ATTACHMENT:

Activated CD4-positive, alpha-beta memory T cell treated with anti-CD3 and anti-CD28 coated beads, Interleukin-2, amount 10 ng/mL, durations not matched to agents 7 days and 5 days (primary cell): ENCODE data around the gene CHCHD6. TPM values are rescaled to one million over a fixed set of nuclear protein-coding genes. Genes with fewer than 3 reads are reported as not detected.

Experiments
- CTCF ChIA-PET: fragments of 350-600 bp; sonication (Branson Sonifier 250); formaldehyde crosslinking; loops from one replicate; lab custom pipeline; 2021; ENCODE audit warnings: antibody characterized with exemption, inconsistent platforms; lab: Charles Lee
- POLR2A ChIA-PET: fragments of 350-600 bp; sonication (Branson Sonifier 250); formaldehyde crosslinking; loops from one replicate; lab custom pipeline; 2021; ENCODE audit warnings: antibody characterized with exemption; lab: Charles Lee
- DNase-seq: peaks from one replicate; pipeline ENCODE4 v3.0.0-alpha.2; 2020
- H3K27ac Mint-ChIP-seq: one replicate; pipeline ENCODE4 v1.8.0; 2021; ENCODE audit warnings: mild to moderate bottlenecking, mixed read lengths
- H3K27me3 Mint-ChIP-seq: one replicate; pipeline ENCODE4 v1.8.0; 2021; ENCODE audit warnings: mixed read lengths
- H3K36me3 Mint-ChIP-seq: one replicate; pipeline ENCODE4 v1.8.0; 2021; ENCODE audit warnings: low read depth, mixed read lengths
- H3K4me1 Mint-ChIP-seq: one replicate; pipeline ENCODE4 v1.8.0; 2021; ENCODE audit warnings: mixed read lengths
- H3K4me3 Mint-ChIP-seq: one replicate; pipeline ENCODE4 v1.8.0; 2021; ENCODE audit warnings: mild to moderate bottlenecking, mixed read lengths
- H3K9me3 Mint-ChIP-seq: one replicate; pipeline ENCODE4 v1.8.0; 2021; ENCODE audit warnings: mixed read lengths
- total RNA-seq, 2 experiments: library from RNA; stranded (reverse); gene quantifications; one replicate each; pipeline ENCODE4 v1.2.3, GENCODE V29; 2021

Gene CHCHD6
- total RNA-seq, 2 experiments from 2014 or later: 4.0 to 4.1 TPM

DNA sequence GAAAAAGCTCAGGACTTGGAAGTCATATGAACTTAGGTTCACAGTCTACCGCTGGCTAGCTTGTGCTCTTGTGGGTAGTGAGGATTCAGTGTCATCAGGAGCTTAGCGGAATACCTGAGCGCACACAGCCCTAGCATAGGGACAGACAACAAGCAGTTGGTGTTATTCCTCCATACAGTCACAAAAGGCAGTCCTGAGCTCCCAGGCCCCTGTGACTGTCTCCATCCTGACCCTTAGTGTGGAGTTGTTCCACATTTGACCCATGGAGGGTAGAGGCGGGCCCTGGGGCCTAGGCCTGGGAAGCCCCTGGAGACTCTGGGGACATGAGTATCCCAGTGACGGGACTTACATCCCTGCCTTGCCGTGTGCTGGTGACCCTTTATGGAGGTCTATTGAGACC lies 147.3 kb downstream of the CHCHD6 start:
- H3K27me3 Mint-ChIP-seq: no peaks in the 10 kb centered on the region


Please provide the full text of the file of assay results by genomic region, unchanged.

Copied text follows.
Activated CD4-positive, alpha-beta memory T cell treated with anti-CD3 and anti-CD28 coated beads, Interleukin-2, amount 10 ng/mL, durations not matched to agents 7 days and 5 days (primary cell): ENCODE data around the gene CHCHD6. TPM values are rescaled to one million over a fixed set of nuclear protein-coding genes. Genes with fewer than 3 reads are reported as not detected.

Experiments
- CTCF ChIA-PET: fragments of 350-600 bp; sonication (Branson Sonifier 250); formaldehyde crosslinking; loops from one replicate; lab custom pipeline; 2021; ENCODE audit warnings: antibody characterized with exemption, inconsistent platforms; lab: Charles Lee
- POLR2A ChIA-PET: fragments of 350-600 bp; sonication (Branson Sonifier 250); formaldehyde crosslinking; loops from one replicate; lab custom pipeline; 2021; ENCODE audit warnings: antibody characterized with exemption; lab: Charles Lee
- DNase-seq: peaks from one replicate; pipeline ENCODE4 v3.0.0-alpha.2; 2020
- H3K27ac Mint-ChIP-seq: one replicate; pipeline ENCODE4 v1.8.0; 2021; ENCODE audit warnings: mild to moderate bottlenecking, mixed read lengths
- H3K27me3 Mint-ChIP-seq: one replicate; pipeline ENCODE4 v1.8.0; 2021; ENCODE audit warnings: mixed read lengths
- H3K36me3 Mint-ChIP-seq: one replicate; pipeline ENCODE4 v1.8.0; 2021; ENCODE audit warnings: low read depth, mixed read lengths
- H3K4me1 Mint-ChIP-seq: one replicate; pipeline ENCODE4 v1.8.0; 2021; ENCODE audit warnings: mixed read lengths
- H3K4me3 Mint-ChIP-seq: one replicate; pipeline ENCODE4 v1.8.0; 2021; ENCODE audit warnings: mild to moderate bottlenecking, mixed read lengths
- H3K9me3 Mint-ChIP-seq: one replicate; pipeline ENCODE4 v1.8.0; 2021; ENCODE audit warnings: mixed read lengths
- total RNA-seq, 2 experiments: library from RNA; stranded (reverse); gene quantifications; one replicate each; pipeline ENCODE4 v1.2.3, GENCODE V29; 2021

Gene CHCHD6
- total RNA-seq, 2 experiments from 2014 or later: 4.0 to 4.1 TPM

DNA sequence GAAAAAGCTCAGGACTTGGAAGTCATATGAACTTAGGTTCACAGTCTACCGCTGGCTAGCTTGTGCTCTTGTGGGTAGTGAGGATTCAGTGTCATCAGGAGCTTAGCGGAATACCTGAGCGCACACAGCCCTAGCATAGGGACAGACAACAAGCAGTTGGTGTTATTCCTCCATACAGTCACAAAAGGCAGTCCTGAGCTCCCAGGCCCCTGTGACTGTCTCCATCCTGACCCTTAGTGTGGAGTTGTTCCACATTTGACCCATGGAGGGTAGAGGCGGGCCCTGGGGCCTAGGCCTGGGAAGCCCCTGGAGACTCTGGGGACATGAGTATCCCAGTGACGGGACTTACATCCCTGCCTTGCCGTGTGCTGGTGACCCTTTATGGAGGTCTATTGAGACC lies 147.3 kb downstream of the CHCHD6 start:
- H3K27me3 Mint-ChIP-seq: no peaks in the 10 kb centered on the region